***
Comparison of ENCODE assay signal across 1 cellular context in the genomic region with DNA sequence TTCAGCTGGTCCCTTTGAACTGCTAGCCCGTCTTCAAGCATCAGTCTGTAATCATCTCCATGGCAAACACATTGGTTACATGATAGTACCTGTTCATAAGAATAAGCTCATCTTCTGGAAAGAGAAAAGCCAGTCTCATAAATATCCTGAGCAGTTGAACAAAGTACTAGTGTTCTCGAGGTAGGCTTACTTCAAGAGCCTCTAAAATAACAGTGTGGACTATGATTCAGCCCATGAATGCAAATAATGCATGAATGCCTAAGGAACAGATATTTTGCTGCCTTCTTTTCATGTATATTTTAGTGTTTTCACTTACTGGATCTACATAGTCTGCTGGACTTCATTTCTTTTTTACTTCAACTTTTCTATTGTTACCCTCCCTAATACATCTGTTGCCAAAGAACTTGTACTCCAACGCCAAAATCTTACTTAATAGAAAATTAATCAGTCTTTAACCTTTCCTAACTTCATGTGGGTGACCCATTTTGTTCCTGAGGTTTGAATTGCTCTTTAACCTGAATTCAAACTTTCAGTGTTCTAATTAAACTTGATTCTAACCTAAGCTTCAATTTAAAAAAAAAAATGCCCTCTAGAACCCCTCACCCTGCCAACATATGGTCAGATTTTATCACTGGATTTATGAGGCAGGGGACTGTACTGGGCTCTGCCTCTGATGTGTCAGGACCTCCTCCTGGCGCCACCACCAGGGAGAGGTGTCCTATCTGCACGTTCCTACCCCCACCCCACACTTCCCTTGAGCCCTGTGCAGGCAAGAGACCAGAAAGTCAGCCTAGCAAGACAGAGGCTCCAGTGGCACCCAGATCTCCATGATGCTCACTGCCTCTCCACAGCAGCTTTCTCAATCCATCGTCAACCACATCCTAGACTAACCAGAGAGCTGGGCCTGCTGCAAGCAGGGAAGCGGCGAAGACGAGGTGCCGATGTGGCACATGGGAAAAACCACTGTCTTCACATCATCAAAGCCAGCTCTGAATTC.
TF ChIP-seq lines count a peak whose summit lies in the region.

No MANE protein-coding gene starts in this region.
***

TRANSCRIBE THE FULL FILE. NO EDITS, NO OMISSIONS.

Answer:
Comparison of ENCODE assay signal across 1 cellular context in the genomic region with DNA sequence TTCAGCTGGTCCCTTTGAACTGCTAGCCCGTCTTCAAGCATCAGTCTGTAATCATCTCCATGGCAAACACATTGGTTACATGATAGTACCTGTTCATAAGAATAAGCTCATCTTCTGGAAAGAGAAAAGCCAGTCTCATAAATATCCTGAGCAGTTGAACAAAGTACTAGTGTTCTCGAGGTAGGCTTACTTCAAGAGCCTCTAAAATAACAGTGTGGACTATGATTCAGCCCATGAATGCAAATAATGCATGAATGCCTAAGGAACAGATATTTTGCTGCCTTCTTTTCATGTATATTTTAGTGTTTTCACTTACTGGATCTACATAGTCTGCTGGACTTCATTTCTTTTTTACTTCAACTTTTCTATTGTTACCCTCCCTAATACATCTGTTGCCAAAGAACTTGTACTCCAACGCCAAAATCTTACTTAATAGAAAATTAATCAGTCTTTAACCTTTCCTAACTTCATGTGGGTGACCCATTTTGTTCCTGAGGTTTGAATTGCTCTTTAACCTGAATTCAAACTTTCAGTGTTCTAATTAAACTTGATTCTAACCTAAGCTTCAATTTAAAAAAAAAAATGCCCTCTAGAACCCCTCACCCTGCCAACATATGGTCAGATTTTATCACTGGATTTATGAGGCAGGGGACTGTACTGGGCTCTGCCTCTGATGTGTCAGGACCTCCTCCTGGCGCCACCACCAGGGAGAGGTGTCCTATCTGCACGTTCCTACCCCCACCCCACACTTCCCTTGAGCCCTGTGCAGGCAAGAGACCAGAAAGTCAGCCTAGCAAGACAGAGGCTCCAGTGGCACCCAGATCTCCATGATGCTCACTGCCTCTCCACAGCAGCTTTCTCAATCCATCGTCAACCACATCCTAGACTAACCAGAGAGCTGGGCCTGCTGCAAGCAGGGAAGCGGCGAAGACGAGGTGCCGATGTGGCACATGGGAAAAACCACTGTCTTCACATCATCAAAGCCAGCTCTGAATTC.
TF ChIP-seq lines count a peak whose summit lies in the region.

No MANE protein-coding gene starts in this region.